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Calculation of vertical waterflow caused by air bubbles

Calculation of vertical waterflow caused by air bubbles

(OP)
Hi guys.
Im working on a project where we need to estimate vertical flow in a wide vertical tube caused by a stream of air bubbles released at the bottom. I have Solidworks Flow, but this is as far as i understand not suitable for this kind of calculation.
Do you have any tips to the easiest ways of calculating this? My goal would be a way to calculate vertical water current speed (distribution) based on:

  • Diameter of tube
  • Height of tube
  • Air bubble hole pattern (number and placement)
  • Air hole size
  • Air pressure
I have looked abit at OpenFOA`M, which might be an alternative?
Hopefully I could get out some sort of relation which could later be processed in Excel, so that I dont need to run a CFD 100 times.

Thanks!

RE: Calculation of vertical waterflow caused by air bubbles

In a sufficiently wide tube there will be no vertical flow of water, the water will just get out of the way of the air bubbles. I'm not really sure what you are going for with this but I am reminded of an ejector which uses high pressure flow of one fluid to induce flow in a secondary fluid. I don't know how well this would work with air and water but here is a link to a paper that describes ejector design in detail: http://www.academia.edu/9013956/EJECTORS_AND_JET_PUMPS_-DESIGN_AND_PERFORMANCE_FOR_INCOMPRESSIBLE_LIQUID_FLOW

RE: Calculation of vertical waterflow caused by air bubbles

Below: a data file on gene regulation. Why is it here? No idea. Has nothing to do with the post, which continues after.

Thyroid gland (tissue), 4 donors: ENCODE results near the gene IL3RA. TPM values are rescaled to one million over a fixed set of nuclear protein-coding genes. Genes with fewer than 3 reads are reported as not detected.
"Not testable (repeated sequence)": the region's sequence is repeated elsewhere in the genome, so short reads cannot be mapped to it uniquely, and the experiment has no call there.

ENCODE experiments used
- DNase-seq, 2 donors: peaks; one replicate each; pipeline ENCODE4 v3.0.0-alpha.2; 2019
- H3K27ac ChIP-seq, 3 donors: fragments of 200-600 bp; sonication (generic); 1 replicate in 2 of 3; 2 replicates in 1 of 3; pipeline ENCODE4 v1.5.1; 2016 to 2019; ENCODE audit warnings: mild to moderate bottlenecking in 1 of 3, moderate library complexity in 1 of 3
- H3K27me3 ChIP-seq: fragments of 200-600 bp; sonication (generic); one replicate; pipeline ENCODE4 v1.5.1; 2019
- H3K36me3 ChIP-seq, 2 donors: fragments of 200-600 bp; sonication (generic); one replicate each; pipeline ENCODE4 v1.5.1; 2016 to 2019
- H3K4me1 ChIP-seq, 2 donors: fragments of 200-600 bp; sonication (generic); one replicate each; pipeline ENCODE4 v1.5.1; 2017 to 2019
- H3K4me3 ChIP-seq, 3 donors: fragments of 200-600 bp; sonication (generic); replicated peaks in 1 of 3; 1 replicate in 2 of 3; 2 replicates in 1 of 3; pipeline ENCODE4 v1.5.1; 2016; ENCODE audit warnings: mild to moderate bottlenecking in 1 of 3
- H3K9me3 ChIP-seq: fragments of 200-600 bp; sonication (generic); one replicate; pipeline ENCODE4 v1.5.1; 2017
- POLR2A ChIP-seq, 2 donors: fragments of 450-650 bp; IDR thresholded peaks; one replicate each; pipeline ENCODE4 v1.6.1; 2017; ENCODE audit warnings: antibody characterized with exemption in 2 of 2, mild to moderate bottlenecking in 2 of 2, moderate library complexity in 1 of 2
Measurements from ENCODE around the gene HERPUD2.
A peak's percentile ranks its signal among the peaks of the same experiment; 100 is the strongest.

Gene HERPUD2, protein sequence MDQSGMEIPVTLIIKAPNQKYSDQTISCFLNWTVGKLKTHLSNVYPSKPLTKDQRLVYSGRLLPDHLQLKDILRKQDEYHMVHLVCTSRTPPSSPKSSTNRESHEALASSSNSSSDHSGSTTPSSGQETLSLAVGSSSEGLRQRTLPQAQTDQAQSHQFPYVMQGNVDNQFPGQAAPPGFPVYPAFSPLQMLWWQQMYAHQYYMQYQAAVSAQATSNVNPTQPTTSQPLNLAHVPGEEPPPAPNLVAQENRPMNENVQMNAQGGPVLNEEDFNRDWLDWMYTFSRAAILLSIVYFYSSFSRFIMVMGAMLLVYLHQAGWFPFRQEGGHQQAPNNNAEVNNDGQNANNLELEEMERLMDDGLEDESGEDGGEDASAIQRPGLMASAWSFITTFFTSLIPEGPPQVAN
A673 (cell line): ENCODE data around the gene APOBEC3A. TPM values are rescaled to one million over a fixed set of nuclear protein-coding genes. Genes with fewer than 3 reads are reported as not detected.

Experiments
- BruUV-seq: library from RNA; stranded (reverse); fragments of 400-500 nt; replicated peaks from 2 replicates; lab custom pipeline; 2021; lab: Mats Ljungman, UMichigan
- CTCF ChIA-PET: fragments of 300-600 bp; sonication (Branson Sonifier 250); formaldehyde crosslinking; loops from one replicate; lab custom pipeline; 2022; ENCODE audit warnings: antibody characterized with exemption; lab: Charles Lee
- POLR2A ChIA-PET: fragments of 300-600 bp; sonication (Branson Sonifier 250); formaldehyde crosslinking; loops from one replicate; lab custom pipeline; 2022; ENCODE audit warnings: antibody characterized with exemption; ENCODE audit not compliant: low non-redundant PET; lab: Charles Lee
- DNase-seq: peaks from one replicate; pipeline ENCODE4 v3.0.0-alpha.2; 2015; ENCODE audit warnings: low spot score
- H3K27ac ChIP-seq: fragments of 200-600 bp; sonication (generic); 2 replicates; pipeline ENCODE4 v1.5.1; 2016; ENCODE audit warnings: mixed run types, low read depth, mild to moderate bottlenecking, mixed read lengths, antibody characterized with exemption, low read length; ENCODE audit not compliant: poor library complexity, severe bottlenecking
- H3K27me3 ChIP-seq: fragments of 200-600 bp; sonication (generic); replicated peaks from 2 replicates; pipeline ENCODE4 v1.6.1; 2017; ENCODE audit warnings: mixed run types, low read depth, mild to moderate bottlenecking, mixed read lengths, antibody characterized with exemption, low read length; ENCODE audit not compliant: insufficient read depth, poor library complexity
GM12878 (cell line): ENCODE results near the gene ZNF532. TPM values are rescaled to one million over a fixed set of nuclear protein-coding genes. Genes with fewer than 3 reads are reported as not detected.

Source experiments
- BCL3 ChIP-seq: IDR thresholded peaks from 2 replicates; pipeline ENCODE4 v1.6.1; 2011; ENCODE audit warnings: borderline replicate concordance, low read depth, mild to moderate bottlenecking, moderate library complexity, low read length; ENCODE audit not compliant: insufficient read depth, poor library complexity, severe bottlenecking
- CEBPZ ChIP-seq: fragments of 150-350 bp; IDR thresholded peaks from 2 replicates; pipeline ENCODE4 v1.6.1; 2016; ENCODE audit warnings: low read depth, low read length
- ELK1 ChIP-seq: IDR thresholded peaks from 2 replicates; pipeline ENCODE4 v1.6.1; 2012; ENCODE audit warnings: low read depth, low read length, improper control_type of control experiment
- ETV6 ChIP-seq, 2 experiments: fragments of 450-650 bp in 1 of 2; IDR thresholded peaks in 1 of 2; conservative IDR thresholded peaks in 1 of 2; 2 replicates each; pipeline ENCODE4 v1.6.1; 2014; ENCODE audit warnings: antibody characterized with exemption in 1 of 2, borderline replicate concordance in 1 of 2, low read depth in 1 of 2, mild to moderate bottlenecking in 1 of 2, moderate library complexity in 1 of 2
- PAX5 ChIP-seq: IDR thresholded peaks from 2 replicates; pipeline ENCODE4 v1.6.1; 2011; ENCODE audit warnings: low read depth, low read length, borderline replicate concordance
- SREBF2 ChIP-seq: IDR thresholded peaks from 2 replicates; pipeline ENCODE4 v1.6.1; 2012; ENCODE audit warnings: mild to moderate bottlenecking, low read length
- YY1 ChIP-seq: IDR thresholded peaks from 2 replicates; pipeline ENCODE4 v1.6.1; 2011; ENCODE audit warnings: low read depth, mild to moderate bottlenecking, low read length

From a 10 kft perspective, there can't be a net flow; if you left the top open, the only thing coming out is the air from the bubbles. There's possibly a circulation current around each bubble.

TTFN (ta ta for now)
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RE: Calculation of vertical waterflow caused by air bubbles

If I understand right, this is how air lift pumps work; they have a tube in the water with a bubbler at the bottom to entrain water and to lower the bulk density. The combination of entrainment and density loss causes the water/air mixture to flow up the tube.

To simulate this either you need a vast number of bubbles and a time-phase solution or a way to have a phase change that alters the density of the liquid in the bubble column.

Interesting video: https://www.youtube.com/watch?v=TOVZ4oklBFw In the video it is used to recirculate as a demo, but with enough density change it can lift water to a height equal to the depth. I think these are also used as under-water 'vacuum' cleaners.

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